On the 28th of November, I’ll have lived in the City of Angels for a year. So much time has passed and I thought now would be a fitting time to share some more of this English lass’s thoughts on her Emerican relocation.
When my husband and I arrived in LA, we planned that I’d be driving by Christmas, we’d probably move to Abbott Kinney and I’d have a job by February. None of those of things happened. As cliché as it sounds, the best part about making plans is breaking plans.
Learning to drive on the other side of the road was hard! I had a UK driver’s license, but hadn’t driven in five years and therefore arrived in LA a rather rusty driver. You don’t realise how your body is oriented to one side of the road until you make the switch. I failed my first test on Christmas Eve – in retrospect I drove like Cruella de Vil then. I gave up for a while after failing a second time in the Spring (less Cruella-like, but not enough) and eventually passed in the Summer.
You might be wondering how I managed to live in LA for so long without being able to drive. The car is an LA icon! Thankfully we decided to live in Santa Monica (not Abbott Kinney as it’s an expensive tsunami zone) and this made it possible for me to live a very walkable lifestyle. In Santa Monica, you can walk to the supermarket (grocery store), the gym, the beach, a bunch of shops, the metro station and live in a little bubble. As I was walking past my local Starbucks I once heard someone say they never leave Santa Monica.
Not being able to drive has also given me the opportunity to get very lost and experiment with LA’s public transport. The consensus is that if you’re in LA, you need a car. As an ex-Londoner, I’m used to delayed trains and, particularly on the Tube, a lack of personal space. I mentioned in a previous post that, before moving, I was told a fable about some visitors exploring LA on foot. As they went about their day, drivers would pull over and ask if their car had broken down and if they needed help. As someone who takes the bus every week, I can confirm that the system has its blips, but overall, the transport here’s pretty good. Unlike in the UK, my trains haven’t been delayed by “leaves on the line” yet.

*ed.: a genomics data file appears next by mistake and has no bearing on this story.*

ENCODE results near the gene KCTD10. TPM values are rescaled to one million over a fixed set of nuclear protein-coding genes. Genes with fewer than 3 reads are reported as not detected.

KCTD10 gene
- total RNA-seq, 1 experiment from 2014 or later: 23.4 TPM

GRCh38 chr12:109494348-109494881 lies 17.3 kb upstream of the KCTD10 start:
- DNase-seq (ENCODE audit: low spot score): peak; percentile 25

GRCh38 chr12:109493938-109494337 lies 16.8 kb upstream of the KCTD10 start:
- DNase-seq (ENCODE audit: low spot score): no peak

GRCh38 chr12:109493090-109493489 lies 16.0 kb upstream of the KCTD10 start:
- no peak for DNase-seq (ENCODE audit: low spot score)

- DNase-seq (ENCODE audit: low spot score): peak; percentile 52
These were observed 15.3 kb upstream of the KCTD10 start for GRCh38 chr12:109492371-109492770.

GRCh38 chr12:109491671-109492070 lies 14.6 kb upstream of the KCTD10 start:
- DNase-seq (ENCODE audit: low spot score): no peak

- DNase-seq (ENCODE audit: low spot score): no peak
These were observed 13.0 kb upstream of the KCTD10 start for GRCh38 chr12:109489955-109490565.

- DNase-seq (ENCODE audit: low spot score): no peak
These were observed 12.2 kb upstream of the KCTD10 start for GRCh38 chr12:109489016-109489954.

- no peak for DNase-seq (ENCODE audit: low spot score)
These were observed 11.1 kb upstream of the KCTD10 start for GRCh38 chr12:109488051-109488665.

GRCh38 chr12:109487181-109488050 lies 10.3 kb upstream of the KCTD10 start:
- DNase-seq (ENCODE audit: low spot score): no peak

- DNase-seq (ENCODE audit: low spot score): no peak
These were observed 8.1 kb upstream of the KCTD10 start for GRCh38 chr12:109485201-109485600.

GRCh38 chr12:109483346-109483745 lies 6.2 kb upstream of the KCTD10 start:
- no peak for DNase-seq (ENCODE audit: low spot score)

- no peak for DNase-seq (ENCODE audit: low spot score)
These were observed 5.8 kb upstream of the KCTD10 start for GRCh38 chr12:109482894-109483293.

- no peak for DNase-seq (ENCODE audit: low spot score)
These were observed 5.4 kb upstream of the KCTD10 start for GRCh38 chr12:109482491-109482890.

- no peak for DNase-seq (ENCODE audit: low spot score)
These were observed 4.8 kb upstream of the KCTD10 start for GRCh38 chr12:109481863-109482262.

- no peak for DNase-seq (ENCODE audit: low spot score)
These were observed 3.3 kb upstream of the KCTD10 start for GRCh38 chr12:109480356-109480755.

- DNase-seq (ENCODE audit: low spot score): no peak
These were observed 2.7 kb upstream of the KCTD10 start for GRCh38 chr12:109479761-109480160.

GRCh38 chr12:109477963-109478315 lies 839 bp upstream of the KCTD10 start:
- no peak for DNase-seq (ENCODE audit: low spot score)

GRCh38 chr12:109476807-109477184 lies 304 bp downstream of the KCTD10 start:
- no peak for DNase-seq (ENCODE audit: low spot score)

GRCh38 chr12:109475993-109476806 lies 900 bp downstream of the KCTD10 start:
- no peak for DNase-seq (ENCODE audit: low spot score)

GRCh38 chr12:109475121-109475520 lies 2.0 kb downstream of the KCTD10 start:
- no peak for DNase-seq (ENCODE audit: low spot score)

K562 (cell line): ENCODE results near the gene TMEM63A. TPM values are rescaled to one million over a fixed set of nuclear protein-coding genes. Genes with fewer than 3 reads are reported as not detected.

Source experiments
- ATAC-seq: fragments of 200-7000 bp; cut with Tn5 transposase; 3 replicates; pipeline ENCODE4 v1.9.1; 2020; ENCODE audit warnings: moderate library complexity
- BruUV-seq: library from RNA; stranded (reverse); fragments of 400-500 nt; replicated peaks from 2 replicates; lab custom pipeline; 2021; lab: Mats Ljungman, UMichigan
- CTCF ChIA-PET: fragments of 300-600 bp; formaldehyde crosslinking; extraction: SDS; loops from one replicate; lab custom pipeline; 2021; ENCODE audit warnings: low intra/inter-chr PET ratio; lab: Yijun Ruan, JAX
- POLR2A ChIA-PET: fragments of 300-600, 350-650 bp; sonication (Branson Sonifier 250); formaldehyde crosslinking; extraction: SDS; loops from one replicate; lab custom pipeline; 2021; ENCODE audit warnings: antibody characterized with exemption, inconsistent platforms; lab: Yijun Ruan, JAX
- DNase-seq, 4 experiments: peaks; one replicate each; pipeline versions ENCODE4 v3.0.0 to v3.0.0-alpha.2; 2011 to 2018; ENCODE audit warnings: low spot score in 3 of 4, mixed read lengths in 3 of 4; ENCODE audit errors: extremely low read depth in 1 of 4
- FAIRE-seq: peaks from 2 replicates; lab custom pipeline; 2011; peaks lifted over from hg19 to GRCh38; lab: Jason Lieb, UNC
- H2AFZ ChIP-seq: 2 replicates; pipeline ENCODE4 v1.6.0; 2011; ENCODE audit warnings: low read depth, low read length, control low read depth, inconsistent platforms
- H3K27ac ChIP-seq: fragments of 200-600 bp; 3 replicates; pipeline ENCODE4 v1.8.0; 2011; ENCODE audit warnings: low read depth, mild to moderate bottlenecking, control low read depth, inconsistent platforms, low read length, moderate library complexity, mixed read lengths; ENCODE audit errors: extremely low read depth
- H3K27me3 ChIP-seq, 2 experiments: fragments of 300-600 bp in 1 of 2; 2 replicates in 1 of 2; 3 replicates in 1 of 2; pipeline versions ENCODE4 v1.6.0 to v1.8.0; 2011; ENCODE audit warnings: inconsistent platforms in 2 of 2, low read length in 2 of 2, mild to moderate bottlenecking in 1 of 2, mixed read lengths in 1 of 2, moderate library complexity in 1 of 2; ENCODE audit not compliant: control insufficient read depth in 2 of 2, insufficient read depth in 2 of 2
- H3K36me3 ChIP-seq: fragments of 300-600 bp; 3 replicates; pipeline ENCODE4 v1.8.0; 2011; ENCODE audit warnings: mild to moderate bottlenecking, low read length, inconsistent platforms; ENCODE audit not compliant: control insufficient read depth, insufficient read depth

Getting a job in LA was difficult because American companies generally require you to have a degree. Unlike in the UK where I could work my way up, no one wanted to give me a job unless I started at the bottom again. Eventually, after much procrastination, a dalliance in the social media world and many yoga classes to “find” myself, I decided that maybe now would be a good time to change careers. In August, I enrolled at community college. I have been out of education for nine years so it’s been an adjustment; I intend to dedicate a whole post to that in the future.
I’ve experienced many other surprises in moving here – good and bad. I’ve made unexpected friends via Instagram, become a fitness addict and fallen in love with the region’s diverse flora in a very geeky way. There have of course been frustrations. The Social Security Administration thinks my name is Jessic, the IRS is wrongly insisting I pay taxes on my UK earnings from last year and the US Citizen and Immigration Service sat on my green card for most of the year. Moving to a new country is an adjustment, but third time lucky, you will pass that driving test!
Pictures were taken by Jonathan Ramsey at Union Station
Balloon Dress by Dezzal